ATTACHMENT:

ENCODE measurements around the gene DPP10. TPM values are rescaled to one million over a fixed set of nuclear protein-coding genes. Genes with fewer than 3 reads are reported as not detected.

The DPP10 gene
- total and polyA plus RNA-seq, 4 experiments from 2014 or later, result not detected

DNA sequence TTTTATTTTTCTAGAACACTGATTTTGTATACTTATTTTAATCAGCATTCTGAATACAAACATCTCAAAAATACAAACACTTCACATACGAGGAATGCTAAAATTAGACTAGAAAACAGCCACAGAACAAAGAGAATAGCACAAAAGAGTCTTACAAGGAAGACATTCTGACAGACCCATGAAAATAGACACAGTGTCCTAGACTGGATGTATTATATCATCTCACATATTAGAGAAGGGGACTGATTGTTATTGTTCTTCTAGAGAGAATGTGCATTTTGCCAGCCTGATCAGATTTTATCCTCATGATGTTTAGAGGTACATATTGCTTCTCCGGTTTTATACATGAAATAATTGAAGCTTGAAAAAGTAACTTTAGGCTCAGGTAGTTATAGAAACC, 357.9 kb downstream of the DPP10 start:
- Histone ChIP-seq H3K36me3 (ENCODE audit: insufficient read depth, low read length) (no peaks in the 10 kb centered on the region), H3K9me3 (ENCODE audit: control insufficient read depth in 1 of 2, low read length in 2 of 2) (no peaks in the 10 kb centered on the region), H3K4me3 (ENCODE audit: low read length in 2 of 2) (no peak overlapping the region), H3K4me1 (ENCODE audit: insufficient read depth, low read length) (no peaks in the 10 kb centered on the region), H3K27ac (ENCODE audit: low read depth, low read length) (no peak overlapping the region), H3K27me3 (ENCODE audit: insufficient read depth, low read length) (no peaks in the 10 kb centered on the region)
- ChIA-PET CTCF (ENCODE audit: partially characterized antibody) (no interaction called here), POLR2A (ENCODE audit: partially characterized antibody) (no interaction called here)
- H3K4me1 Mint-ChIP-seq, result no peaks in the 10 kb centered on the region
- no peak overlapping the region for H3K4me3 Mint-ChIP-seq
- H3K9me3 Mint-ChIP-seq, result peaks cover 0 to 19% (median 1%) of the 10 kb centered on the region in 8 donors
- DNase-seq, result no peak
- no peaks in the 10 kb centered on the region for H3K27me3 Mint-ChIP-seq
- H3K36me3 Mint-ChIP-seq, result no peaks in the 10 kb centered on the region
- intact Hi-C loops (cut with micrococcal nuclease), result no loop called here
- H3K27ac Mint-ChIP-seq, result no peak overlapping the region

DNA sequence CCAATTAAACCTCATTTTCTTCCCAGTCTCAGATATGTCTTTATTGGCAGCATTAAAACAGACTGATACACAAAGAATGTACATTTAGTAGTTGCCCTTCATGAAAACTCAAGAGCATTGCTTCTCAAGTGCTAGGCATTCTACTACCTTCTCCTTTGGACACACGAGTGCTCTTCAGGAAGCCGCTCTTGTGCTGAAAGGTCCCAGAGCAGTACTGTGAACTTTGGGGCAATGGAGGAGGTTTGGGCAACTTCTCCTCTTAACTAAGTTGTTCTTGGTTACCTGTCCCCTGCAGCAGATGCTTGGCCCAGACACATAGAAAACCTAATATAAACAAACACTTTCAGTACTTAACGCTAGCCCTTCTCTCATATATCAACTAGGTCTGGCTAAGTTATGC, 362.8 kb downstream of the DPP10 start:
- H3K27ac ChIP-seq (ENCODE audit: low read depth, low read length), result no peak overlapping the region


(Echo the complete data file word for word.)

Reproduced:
ENCODE measurements around the gene DPP10. TPM values are rescaled to one million over a fixed set of nuclear protein-coding genes. Genes with fewer than 3 reads are reported as not detected.

The DPP10 gene
- total and polyA plus RNA-seq, 4 experiments from 2014 or later, result not detected

DNA sequence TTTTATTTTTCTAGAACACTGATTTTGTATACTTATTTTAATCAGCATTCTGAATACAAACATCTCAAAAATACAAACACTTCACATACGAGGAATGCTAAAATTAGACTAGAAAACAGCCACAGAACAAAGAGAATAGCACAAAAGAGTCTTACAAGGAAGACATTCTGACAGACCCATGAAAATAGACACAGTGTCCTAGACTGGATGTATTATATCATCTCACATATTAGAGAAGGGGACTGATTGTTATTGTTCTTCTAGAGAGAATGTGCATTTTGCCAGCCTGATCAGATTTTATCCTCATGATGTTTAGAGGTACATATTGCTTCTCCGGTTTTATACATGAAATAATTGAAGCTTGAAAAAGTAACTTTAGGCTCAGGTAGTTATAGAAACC, 357.9 kb downstream of the DPP10 start:
- Histone ChIP-seq H3K36me3 (ENCODE audit: insufficient read depth, low read length) (no peaks in the 10 kb centered on the region), H3K9me3 (ENCODE audit: control insufficient read depth in 1 of 2, low read length in 2 of 2) (no peaks in the 10 kb centered on the region), H3K4me3 (ENCODE audit: low read length in 2 of 2) (no peak overlapping the region), H3K4me1 (ENCODE audit: insufficient read depth, low read length) (no peaks in the 10 kb centered on the region), H3K27ac (ENCODE audit: low read depth, low read length) (no peak overlapping the region), H3K27me3 (ENCODE audit: insufficient read depth, low read length) (no peaks in the 10 kb centered on the region)
- ChIA-PET CTCF (ENCODE audit: partially characterized antibody) (no interaction called here), POLR2A (ENCODE audit: partially characterized antibody) (no interaction called here)
- H3K4me1 Mint-ChIP-seq, result no peaks in the 10 kb centered on the region
- no peak overlapping the region for H3K4me3 Mint-ChIP-seq
- H3K9me3 Mint-ChIP-seq, result peaks cover 0 to 19% (median 1%) of the 10 kb centered on the region in 8 donors
- DNase-seq, result no peak
- no peaks in the 10 kb centered on the region for H3K27me3 Mint-ChIP-seq
- H3K36me3 Mint-ChIP-seq, result no peaks in the 10 kb centered on the region
- intact Hi-C loops (cut with micrococcal nuclease), result no loop called here
- H3K27ac Mint-ChIP-seq, result no peak overlapping the region

DNA sequence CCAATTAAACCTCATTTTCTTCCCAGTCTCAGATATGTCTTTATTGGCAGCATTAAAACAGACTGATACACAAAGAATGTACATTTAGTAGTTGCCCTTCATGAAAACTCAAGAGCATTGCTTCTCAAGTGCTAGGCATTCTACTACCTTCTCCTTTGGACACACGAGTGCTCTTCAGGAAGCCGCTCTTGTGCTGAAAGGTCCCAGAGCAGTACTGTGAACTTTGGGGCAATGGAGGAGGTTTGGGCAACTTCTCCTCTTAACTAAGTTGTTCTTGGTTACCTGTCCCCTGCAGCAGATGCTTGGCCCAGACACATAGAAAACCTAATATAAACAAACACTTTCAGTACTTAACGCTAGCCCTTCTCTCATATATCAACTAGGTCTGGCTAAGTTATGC, 362.8 kb downstream of the DPP10 start:
- H3K27ac ChIP-seq (ENCODE audit: low read depth, low read length), result no peak overlapping the region